Twitch Interactive, Inc. v. John and Jane Does 1-100 United States District Court for the Northern District of California filed on June 14, 2019 Case 3:19-cv-03418
Twitch filed a complaint in the United States District Court for the Northern District of California, San Francisco Division, on June 14, 2019, against anonymous trolls attacking their platform. Twitch.tv is one of the world’s largest video-streaming platforms dedicated to allowing gamers to stream video game and related content to viewers around the world. Twitch boasts that users watched over 500 billion minutes of content in 2018 alone. Part of this success can be attributed to the measures Twitch has taken to police and moderate their platform.
Recently, on May 25, 2019, Twitch took action to ban the accounts of a large number of users who were actively violating Twitch’s Terms of Service. Twitch streams can be categorized based on the video game being streamed. Recently online trolls took note of the fact that Valve’s card-game Artifact, which has lost most of its player-base since its rocky release, had no broadcasters actively streaming the game on Twitch. Thus, these trolls took it upon themselves to fill the Artifact Twitch category with anything but the game’s game-play and content. Defendants alleged in the suit John and Jane Does 1 through 100 flooded the Artifact directory with dozens of videos that violated Twitch’s policies and terms. Notable examples included a video of the March 2019 Christchurch mosque attack, pornography, copyrighted movies and television shows, as well as racist and misogynistic videos. These accounts were rapidly banned shortly after they began to stream this content, but another account would instantly pop up and continue to stream the offensive content. It became clear to Twitch that the trolls were using automated bots to both create accounts and to artificially boost the viewer numbers of these streams in an effort to expose more of the Twitch community to this vulgar content.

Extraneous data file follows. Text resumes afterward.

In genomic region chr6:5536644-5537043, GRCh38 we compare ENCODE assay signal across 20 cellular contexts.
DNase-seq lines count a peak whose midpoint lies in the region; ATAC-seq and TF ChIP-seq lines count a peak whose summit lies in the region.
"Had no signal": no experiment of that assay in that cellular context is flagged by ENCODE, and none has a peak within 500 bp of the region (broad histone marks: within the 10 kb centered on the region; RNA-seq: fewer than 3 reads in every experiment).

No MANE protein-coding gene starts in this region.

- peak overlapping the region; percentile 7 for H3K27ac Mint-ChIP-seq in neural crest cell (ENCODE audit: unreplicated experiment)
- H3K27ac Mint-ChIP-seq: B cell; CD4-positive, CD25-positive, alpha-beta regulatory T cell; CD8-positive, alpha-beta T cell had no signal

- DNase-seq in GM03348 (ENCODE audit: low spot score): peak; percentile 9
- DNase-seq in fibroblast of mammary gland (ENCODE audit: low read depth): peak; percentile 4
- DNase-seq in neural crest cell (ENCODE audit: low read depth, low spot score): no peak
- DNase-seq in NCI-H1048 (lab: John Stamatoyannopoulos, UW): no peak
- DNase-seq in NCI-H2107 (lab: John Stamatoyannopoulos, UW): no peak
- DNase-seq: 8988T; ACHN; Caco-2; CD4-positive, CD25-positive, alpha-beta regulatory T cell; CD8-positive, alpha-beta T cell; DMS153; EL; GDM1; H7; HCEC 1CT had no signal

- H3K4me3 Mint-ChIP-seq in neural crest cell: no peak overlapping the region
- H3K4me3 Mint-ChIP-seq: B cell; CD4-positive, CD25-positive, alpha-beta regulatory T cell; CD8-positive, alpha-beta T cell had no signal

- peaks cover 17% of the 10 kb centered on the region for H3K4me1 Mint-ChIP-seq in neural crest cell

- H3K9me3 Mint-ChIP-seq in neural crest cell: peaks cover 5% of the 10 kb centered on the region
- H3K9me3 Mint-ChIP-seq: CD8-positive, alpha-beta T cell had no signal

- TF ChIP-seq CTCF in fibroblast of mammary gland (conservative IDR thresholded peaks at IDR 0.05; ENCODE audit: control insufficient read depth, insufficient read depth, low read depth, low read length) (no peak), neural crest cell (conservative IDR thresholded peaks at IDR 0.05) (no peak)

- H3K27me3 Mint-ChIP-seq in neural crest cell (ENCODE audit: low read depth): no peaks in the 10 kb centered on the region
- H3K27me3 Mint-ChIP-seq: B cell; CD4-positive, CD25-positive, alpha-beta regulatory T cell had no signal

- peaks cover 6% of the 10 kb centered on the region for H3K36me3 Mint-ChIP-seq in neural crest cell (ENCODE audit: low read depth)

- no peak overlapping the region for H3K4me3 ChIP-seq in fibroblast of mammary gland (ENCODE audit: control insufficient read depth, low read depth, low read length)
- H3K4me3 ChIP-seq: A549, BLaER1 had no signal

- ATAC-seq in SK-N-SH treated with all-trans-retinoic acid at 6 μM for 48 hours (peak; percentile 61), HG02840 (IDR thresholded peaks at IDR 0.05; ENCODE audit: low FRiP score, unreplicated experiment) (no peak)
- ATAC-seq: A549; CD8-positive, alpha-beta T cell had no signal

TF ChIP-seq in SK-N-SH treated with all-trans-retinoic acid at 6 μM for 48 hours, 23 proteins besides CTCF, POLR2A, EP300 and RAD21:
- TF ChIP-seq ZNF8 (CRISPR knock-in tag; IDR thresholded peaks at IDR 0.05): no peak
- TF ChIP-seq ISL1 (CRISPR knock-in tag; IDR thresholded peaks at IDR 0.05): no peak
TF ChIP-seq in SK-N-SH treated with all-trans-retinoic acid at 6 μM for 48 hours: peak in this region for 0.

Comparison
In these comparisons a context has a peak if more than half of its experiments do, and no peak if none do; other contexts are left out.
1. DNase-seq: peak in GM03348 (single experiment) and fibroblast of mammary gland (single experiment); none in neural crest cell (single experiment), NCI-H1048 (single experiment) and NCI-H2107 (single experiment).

Twitch alleges that Defendants’ actions threatened and continue to threaten Twitch and the safety of the Twitch community. The complaint alleges federal trademark infringement under 15 U.S.C. § 1114, breach of contract, trespass to chattels, and fraud. Twitch owns rights in the “GLITCH” trademark (U.S. Registration No. 5,769,921) and the TWITCH mark (U.S. Registration Nos. 4,275,943; 5,769,920; and 5,503,626). Twitch alleges that Defendants used these trademarks to advertise and draw viewership to their Twitch streams featuring prohibited content including using the mark on a Twitter account.
This case represents a major effort by a leading content platform to strike back against organized efforts by Internet trolls. The main hurdle to overcome though is the inherent anonymity of those who attacked the platform and the inability to attain relief as a result.